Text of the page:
Here’s What You Need, Why You Need It, and Where to Find it.

 

 

  1. Mayoclinic.  Prenatal vitamins: Why they matter, how to choose http://www.mayoclinic.com/health/prenatal-vitamins/PR00160
  2. Mayoclinic. Pregnancy nutrition: Foods to avoid during pregnancy. http://www.mayoclinic.com/health/pregnancy-nutrition/PR00109
  3. American Pregnancy Association.  Eating for Two When Over/Under Weight. http://americanpregnancy.org/pregnancyhealth/eatingfortwo.html

** This is general advice and you should always consult your doctor before making any changes to your diet.

 

Content courtesy of: 


Dole Nutritional Chart

 

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Are Your Young Athletes Getting The Nutrition They Need?

 

 

 

 

 

 

 

If your children are involved in extracurricular sports or exercise regularly, they need extra calories, vitamins and nutrients to help give them energy while exercising and support their growing bodies. If they don’t get enough of these vitamins and nutrients, or make unhealthy food choices, they may be less likely to reach their peak performance and may actually lose muscle mass instead of building it.

Listed below are some nutrition tips that you should keep in mind if your children are involved in sports.

Vitamins and Minerals

It is essential that your children get plenty of calcium and iron in their diet. Calcium is important because it helps build strong bones, which can help reduce the likelihood of stress fractures while exercising. Encourage your children to eat low-fat dairy products, including milk, cheese and yogurt. Iron transports oxygen to the muscles. If your children don’t get enough iron, they may tire easily since their muscles aren’t getting enough oxygen, which can in turn affect their athletic performance. To help make sure they get enough iron in their diet, offer your children iron-fortified cereals, leafy green vegetables and lean cuts of red meat.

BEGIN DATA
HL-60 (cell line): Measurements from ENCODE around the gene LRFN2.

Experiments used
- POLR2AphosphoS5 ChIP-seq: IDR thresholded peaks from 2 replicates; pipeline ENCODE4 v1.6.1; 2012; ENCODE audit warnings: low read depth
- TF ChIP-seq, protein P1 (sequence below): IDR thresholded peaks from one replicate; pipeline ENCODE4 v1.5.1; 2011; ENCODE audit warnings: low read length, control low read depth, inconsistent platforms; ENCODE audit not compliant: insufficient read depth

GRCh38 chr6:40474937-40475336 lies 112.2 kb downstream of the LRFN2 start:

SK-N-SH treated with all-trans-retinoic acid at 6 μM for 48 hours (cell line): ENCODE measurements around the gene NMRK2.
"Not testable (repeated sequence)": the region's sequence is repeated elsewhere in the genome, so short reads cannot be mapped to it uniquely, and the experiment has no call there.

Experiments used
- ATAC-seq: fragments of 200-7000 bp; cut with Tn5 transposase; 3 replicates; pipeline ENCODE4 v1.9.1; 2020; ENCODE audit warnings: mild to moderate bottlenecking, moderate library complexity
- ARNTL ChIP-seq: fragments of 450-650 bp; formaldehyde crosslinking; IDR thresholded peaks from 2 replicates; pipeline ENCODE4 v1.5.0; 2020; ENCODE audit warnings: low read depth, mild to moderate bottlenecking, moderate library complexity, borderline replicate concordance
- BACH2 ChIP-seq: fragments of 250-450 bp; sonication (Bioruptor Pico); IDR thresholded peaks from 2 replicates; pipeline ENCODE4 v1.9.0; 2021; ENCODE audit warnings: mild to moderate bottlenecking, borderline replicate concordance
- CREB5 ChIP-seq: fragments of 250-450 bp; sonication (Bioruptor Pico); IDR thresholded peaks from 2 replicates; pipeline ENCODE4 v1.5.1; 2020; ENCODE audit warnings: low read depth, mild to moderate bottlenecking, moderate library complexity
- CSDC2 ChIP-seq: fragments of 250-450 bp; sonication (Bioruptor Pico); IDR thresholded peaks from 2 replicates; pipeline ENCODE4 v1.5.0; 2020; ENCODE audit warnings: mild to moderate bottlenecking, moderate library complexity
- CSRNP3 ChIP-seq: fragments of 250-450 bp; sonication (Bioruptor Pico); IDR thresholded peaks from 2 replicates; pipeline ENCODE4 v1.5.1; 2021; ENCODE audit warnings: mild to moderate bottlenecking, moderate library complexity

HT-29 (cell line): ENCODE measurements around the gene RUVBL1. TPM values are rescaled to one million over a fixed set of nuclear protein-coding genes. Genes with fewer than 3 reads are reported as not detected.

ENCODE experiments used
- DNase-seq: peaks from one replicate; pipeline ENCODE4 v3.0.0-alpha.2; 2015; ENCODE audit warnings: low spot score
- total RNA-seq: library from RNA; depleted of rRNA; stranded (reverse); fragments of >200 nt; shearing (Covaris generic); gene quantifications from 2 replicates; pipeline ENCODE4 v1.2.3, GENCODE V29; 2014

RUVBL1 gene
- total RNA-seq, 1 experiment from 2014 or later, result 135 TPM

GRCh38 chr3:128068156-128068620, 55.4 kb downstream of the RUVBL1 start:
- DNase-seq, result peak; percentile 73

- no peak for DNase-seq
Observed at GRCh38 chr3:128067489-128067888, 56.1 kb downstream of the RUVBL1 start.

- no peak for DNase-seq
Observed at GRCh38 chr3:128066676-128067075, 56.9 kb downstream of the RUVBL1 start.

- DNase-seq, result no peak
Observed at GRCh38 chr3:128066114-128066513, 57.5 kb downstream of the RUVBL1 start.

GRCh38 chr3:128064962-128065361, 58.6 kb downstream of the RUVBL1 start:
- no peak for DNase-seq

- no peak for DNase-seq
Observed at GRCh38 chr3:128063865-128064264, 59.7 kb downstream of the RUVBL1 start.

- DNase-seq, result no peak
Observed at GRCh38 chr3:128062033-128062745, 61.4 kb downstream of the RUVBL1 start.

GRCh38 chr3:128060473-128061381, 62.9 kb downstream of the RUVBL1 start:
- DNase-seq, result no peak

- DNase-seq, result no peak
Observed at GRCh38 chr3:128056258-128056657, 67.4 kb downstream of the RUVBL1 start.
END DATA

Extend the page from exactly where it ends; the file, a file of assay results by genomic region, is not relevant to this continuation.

Carbohydrates

Your children need carbohydrates, with a majority of them coming from whole-grain foods, to help fuel their bodies while they are exercising. Whole-grain foods, such as oats, whole wheat bread, pastas and cereals and starchy vegetables, also provide your children with fiber and nutrients they need to maintain their overall health.

Protein

Protein can help your children build strong muscles when combined with strength training and other forms of exercise. Many foods that are good sources of protein are also high in fat, however, so you need to educate your children about which ones to choose. Encourage your children to eat protein-rich foods such as fish, skinless white meat poultry, low-fat dairy products and soy products.

Hydration